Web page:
‘Status changes made client take risks’

  • Caught out: James Martin, made Agar’s Island his home

    Caught out: James Martin, made Agar’s Island his home

A computing tycoon was “caught out” when Parliament tightened laws on non-Bermudian land ownership, a court heard yesterday.

James Martin, an English-born businessman and philanthropist, was said to have taken a risk when he entered an agreement to buy Agar’s Island in 1997 at the same time as he became a tenant.

Myron Simmons, a senior Crown counsel, told the Supreme Court’s civil division that the legal position changed when Government introduced amendments to the Bermuda Immigration and Protection Act in 2007.

He made arguments during an application for judicial review hearing after lawyers for Dr Martin’s widow, Lillian, a US citizen, filed a motion to ask for a decision on her application for a licence to acquire the island, which the couple had made their home.

They also asked for an order or declaration that licence would be granted, or compensation paid, as an alternative.

The court earlier heard that Dr Martin entered a sale and purchase agreement for the island in 1997 and occupied it under lease from the Bermuda Transportation Co with the expectation that he would buy it when he got a restricted person’s licence.

Mr Simmons, on behalf of the Minister of National Security, the respondent in the action, said that an unknown risk assumed by the parties was government intervention, and in 2005 a moratorium on the purchase of land by non-Bermudians was introduced.

He added: “One of the ways, as an attorney, you will mitigate a loss, when there is an unknown, is, execute quickly.

“If you believe that there might be that risk, you get in and you get out.

“If you look at the structure of this arrangement, they were looking to do just that.”

The court heard later from Ms Martin’s legal team that four consecutive five-year leases were granted and that a planning problem at first prevented Dr Martin from applying for a licence before the end of his first rental period.

Mr Simmons said that the Bermuda Immigration and Protection Act was amended in 2007.

The new legislation made it unlawful for a restricted person to “appropriate land”, assume ownership rights, with the intention of occupation, or use or development of the land for profit.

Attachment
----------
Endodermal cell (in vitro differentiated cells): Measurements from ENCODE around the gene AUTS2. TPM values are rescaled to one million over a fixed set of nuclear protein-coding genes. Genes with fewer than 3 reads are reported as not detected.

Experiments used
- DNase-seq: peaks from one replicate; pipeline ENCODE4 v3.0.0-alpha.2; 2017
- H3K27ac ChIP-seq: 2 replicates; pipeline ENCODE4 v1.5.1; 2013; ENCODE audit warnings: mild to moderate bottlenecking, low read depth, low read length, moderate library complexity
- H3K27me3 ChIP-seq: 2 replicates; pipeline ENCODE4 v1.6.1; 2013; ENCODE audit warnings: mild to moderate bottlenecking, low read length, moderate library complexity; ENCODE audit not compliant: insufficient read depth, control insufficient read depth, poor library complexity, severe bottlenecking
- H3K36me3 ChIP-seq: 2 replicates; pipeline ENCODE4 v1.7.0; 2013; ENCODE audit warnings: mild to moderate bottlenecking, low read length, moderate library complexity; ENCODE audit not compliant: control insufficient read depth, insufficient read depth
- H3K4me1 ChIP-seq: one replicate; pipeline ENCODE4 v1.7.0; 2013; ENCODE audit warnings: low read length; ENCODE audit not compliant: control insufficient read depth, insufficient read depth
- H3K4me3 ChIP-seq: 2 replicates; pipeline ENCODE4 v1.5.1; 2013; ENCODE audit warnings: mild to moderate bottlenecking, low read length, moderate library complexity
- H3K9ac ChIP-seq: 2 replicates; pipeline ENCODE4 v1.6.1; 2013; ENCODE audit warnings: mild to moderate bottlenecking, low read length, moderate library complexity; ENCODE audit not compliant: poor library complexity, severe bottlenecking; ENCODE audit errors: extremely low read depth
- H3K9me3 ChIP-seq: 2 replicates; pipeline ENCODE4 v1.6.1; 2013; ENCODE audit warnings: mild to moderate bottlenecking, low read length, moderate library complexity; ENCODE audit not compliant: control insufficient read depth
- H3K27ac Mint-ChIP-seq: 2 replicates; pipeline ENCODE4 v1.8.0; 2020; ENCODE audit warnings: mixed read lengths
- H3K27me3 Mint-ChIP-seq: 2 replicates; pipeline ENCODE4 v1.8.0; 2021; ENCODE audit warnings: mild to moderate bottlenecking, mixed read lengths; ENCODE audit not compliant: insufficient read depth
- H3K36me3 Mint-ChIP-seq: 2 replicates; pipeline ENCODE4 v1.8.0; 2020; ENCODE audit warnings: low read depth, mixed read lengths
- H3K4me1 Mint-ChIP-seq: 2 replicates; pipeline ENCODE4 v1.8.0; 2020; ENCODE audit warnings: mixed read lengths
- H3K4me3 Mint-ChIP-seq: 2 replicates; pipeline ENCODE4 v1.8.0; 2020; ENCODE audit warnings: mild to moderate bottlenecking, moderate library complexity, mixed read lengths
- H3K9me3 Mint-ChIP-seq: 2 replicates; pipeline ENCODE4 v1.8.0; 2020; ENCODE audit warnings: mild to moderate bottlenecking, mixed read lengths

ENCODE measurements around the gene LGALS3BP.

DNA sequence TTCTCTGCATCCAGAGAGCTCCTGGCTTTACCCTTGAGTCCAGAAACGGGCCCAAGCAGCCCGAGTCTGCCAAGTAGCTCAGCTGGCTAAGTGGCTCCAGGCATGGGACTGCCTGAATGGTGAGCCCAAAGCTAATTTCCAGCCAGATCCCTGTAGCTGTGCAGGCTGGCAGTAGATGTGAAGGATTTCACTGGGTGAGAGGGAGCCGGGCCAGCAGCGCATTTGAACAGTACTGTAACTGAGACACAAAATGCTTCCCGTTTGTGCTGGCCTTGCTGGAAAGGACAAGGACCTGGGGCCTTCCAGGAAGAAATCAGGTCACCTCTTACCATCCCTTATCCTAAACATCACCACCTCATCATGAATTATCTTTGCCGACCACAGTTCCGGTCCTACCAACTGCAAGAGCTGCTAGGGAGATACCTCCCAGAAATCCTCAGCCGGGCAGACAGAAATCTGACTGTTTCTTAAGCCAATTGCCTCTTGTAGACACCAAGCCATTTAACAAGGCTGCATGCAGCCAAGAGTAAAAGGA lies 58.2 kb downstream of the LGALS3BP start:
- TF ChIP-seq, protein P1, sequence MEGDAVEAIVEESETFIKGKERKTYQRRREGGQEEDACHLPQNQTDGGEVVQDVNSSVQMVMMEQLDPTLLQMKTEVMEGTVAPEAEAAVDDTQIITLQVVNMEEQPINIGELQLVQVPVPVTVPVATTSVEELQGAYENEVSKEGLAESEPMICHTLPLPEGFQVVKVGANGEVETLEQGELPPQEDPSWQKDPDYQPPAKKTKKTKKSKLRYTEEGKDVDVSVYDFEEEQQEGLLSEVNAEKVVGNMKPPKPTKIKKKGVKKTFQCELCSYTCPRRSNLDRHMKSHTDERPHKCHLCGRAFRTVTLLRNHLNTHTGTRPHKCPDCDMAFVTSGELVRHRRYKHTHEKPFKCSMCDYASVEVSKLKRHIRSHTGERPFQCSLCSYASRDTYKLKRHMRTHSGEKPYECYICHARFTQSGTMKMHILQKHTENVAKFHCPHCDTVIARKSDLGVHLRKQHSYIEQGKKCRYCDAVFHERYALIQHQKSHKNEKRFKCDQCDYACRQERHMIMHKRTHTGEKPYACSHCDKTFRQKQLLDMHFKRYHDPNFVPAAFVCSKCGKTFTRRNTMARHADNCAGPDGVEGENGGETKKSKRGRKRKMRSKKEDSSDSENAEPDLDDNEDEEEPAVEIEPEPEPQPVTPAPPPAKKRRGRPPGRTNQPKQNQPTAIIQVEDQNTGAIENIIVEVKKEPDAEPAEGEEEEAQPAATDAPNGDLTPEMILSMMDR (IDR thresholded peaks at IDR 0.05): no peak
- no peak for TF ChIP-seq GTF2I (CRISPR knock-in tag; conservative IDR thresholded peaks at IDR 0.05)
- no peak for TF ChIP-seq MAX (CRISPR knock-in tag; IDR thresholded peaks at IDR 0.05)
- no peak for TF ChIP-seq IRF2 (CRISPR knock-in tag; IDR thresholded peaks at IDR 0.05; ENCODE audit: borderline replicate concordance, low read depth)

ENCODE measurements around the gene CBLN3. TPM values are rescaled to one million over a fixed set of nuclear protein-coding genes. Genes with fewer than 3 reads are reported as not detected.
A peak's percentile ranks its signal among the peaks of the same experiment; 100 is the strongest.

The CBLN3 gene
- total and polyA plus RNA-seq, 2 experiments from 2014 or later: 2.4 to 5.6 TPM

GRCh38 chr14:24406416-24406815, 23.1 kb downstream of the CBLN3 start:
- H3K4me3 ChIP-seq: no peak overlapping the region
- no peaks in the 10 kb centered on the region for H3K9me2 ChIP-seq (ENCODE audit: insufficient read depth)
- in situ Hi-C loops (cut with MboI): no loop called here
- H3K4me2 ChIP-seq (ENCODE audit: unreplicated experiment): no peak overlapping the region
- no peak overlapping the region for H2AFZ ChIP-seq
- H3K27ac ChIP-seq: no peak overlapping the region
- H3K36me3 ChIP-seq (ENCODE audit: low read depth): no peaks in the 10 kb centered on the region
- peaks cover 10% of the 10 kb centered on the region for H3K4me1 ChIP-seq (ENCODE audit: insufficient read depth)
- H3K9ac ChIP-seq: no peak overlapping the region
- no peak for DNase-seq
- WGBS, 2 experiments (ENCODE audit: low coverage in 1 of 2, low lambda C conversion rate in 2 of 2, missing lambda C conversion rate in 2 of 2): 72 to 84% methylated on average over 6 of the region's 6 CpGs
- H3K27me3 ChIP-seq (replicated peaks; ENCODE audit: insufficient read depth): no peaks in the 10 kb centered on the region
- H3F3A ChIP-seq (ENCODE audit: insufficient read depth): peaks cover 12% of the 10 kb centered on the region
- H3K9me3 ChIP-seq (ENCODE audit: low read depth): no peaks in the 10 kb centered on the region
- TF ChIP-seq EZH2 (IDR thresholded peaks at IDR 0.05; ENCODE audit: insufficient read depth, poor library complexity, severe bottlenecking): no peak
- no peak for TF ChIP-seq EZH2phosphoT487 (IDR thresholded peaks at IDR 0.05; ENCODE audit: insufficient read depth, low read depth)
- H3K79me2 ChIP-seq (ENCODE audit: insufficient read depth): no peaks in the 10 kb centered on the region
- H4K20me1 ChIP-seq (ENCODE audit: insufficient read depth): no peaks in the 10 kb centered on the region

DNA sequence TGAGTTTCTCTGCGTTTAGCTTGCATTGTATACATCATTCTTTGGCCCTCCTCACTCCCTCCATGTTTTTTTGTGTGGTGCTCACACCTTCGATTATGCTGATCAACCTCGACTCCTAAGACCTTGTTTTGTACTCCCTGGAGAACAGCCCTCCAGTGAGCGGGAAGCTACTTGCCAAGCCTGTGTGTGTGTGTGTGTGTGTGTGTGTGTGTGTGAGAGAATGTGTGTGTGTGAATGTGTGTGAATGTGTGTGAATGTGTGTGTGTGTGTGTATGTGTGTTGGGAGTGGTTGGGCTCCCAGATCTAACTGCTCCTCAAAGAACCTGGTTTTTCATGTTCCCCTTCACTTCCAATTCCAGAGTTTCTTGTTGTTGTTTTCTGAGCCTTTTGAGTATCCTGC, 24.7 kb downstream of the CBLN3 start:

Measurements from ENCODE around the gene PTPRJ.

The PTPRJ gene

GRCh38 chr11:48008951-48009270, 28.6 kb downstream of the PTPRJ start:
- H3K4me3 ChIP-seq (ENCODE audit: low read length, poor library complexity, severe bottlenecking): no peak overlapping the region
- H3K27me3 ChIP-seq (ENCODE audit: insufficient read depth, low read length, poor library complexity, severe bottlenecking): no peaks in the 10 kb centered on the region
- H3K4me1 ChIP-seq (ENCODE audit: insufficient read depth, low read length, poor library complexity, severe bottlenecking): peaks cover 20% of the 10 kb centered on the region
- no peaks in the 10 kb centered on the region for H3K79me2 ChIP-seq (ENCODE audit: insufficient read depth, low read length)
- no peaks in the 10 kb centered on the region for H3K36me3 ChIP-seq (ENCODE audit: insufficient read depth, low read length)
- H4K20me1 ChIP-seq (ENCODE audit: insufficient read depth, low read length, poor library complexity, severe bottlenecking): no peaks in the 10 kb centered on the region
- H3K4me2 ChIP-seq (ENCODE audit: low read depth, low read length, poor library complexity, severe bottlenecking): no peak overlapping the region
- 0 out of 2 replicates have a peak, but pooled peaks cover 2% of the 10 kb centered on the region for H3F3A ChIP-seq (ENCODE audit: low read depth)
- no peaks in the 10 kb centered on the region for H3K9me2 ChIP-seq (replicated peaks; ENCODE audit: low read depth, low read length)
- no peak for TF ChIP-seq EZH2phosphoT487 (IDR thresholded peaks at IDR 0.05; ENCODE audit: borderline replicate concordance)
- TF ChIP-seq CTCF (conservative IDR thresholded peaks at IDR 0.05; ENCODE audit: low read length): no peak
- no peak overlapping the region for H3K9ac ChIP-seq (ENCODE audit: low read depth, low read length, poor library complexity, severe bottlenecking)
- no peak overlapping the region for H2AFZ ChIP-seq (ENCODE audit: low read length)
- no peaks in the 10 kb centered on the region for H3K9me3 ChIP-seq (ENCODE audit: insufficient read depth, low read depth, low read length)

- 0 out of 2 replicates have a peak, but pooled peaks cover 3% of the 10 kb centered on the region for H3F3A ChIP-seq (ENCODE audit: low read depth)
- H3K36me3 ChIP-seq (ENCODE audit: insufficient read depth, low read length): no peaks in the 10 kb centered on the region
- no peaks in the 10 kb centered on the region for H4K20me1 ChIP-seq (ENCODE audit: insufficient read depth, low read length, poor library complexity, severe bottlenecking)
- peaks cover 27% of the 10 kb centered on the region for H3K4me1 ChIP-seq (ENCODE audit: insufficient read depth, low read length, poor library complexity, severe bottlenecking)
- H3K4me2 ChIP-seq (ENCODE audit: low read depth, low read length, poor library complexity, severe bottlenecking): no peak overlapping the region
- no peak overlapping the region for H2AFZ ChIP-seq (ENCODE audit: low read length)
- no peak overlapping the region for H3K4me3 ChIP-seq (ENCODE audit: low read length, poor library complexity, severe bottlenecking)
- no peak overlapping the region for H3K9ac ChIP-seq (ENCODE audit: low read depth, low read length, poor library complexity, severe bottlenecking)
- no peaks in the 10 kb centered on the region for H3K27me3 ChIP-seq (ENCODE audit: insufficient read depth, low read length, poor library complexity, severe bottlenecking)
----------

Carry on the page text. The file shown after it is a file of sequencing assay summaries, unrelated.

Mr Simmons explained that there was a transition period of three-and-a-half years for people to “regularise” any arrangements if needed.

He said: “I mention this because there seems to be some sense that the applicant and her husband were not treated fairly and I’m trying to stress this was a historical move; it wasn’t something that was ... a surprise attack.”

Mr Simmons added: “Between 2012 when the moratorium came to an end and his death in 2013, there was a year when nothing was done.”

He added: “He took a risk, the Government made steps to put things in place and, unfortunately, he was caught out.”

Lauren Sadler-Best, also for the respondent, earlier told the court there were reasons to suspect another section of the legislation was breached.

That related to participation in a scheme that allowed a restricted person or trustee to hold, acquire or appropriate land in contravention of the law.

Michael Fordham QC, for Ms Martin, argued that the landlord maintained autonomy throughout the lease arrangements.

He told Assistant Justice Ian Kawaley: “In the end, you are back to asking whether, viewed objectively, in these arrangements you can find or see a scheme to extend the terms beyond five years, and there’s none.”

Mr Fordham claimed that to fall foul of the law, any prohibited scheme would have had to be entered after 2007 and continued to Ms Martin, who the court heard earlier only became a party in the arrangement in 2012.

He said that it would need to be the case that “she’s getting those leases not because a landlord is granting them, but because she has a behind-the-scenes entitlement to them”.

Mr Fordham added that the judge would have to find that the contract documents did not reflect what had been agreed.

He said: “The question is whether there is a basis for reaching that conclusion in this case and we submit that there is not.”

Mr Justice Kawaley reserved judgment.

It is The Royal Gazette’s policy not to allow comments on stories regarding court cases. As we are legally liable for any libellous or defamatory comments made on our website, this move is for our protection as well as that of our readers.

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